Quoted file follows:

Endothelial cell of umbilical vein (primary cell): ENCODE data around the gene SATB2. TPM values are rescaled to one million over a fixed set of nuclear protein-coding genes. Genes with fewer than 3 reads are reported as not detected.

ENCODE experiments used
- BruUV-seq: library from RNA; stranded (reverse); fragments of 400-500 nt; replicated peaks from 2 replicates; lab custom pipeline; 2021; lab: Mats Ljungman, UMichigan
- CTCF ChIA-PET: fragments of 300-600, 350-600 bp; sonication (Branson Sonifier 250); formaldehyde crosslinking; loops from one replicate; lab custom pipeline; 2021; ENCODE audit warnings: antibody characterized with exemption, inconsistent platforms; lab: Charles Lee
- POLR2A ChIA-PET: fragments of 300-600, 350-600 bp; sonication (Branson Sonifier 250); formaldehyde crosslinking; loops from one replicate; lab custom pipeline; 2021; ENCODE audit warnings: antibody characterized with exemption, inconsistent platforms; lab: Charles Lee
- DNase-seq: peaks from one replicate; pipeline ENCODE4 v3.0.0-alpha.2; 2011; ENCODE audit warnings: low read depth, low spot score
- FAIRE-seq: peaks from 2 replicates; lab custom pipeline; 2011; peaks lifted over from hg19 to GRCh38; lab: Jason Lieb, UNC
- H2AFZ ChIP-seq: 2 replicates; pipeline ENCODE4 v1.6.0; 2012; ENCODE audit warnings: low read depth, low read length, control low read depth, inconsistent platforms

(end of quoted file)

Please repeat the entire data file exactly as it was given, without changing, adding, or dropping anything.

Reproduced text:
Endothelial cell of umbilical vein (primary cell): ENCODE data around the gene SATB2. TPM values are rescaled to one million over a fixed set of nuclear protein-coding genes. Genes with fewer than 3 reads are reported as not detected.

ENCODE experiments used
- BruUV-seq: library from RNA; stranded (reverse); fragments of 400-500 nt; replicated peaks from 2 replicates; lab custom pipeline; 2021; lab: Mats Ljungman, UMichigan
- CTCF ChIA-PET: fragments of 300-600, 350-600 bp; sonication (Branson Sonifier 250); formaldehyde crosslinking; loops from one replicate; lab custom pipeline; 2021; ENCODE audit warnings: antibody characterized with exemption, inconsistent platforms; lab: Charles Lee
- POLR2A ChIA-PET: fragments of 300-600, 350-600 bp; sonication (Branson Sonifier 250); formaldehyde crosslinking; loops from one replicate; lab custom pipeline; 2021; ENCODE audit warnings: antibody characterized with exemption, inconsistent platforms; lab: Charles Lee
- DNase-seq: peaks from one replicate; pipeline ENCODE4 v3.0.0-alpha.2; 2011; ENCODE audit warnings: low read depth, low spot score
- FAIRE-seq: peaks from 2 replicates; lab custom pipeline; 2011; peaks lifted over from hg19 to GRCh38; lab: Jason Lieb, UNC
- H2AFZ ChIP-seq: 2 replicates; pipeline ENCODE4 v1.6.0; 2012; ENCODE audit warnings: low read depth, low read length, control low read depth, inconsistent platforms